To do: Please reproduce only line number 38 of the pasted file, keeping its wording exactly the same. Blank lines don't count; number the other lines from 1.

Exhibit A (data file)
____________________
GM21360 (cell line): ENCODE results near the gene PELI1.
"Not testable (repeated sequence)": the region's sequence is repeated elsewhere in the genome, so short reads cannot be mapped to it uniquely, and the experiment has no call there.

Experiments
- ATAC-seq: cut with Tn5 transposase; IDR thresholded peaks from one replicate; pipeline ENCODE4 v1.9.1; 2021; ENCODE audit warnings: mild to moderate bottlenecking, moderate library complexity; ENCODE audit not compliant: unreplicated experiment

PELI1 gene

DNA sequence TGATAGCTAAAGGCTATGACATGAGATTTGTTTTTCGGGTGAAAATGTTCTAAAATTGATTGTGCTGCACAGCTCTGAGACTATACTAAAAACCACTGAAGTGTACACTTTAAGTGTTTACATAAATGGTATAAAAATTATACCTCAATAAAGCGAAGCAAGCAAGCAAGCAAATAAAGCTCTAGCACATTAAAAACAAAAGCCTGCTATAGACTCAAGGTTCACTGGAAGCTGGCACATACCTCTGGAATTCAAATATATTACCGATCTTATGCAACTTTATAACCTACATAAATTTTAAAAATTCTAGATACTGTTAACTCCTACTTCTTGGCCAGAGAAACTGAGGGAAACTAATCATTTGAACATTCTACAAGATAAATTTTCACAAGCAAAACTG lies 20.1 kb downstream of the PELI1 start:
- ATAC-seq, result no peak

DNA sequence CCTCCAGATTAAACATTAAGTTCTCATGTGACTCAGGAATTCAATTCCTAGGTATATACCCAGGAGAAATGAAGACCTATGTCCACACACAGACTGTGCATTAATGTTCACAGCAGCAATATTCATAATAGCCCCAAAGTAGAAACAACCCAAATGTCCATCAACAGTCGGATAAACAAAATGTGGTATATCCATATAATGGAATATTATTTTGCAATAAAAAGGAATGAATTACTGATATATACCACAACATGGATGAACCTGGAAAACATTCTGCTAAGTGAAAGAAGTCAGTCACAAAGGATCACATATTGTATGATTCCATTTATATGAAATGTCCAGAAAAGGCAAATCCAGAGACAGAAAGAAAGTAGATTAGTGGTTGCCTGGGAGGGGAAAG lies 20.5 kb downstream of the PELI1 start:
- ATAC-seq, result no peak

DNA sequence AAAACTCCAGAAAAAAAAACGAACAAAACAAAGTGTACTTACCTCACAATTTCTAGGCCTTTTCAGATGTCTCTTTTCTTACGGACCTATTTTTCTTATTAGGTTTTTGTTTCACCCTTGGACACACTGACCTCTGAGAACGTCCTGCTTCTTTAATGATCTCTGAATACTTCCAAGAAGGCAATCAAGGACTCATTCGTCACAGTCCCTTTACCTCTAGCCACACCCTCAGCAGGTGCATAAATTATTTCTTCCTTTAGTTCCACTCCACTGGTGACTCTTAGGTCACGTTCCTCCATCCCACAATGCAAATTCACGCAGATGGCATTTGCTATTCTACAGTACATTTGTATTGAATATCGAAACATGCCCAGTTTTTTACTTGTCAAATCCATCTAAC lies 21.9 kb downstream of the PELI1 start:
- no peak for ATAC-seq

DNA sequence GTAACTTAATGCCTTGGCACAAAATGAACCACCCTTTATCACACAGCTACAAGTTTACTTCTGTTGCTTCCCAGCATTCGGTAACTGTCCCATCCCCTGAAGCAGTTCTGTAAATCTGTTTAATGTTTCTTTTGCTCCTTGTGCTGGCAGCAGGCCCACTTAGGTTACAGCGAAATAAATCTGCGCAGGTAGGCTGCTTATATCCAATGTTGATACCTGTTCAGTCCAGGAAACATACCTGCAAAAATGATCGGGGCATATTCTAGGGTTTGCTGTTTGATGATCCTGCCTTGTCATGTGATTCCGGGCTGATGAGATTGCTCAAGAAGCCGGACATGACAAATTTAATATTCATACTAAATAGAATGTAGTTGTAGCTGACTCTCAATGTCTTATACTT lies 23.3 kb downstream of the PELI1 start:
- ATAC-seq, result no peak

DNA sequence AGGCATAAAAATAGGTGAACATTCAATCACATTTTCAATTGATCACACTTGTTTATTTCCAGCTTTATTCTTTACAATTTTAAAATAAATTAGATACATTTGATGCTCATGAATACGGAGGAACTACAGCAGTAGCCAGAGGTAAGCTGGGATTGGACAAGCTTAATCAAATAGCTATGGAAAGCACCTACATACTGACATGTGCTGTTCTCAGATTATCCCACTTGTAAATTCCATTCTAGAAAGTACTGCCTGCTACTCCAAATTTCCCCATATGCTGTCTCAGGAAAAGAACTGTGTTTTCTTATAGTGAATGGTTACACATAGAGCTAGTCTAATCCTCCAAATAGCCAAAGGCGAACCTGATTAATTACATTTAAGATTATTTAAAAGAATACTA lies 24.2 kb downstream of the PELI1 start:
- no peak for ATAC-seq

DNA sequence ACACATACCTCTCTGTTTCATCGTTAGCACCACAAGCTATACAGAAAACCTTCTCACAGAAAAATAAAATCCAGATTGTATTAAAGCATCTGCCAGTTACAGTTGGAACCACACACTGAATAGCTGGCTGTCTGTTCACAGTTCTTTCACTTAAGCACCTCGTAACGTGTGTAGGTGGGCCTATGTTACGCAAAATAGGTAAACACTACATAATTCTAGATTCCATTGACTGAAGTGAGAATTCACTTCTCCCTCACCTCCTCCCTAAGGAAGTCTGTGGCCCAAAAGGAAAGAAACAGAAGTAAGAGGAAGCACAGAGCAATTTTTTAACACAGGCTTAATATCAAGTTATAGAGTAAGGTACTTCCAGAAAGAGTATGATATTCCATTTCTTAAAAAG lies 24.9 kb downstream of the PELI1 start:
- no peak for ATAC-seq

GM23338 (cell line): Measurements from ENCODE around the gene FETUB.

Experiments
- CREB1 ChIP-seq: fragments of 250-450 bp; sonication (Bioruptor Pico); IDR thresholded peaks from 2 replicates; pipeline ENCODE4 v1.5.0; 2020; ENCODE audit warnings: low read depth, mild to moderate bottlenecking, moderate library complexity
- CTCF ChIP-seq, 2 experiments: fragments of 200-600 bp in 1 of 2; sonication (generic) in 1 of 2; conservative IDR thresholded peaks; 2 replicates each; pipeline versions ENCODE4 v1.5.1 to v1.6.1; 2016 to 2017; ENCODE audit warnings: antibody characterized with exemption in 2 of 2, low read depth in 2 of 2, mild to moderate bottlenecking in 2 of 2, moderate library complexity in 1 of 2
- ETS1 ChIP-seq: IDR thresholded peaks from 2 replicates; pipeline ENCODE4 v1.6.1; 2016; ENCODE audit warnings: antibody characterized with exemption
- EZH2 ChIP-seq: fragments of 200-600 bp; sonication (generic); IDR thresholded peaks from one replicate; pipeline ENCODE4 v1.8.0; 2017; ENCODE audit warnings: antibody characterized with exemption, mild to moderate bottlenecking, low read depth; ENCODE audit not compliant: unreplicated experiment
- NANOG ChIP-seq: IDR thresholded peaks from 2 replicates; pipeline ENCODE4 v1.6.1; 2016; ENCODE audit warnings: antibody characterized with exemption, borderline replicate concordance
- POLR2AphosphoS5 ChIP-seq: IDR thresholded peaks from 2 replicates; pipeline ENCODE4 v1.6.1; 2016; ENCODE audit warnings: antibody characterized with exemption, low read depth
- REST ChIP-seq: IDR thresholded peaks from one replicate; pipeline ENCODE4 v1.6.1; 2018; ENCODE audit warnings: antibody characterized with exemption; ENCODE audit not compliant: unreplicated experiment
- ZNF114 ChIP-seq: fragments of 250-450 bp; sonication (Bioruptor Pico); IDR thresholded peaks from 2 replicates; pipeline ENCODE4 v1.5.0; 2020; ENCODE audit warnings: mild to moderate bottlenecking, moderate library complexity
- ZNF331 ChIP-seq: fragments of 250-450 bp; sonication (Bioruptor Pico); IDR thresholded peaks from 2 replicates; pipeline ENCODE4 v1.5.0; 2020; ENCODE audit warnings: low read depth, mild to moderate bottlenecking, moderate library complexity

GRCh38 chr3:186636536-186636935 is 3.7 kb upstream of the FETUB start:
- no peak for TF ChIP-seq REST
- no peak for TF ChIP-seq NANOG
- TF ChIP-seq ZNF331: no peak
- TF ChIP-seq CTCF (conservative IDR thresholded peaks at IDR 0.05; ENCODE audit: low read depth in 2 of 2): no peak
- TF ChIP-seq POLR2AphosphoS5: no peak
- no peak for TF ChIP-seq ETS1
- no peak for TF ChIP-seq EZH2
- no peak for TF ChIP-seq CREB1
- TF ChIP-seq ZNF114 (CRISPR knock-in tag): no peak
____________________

- TF ChIP-seq ZNF114 (CRISPR knock-in tag): no peak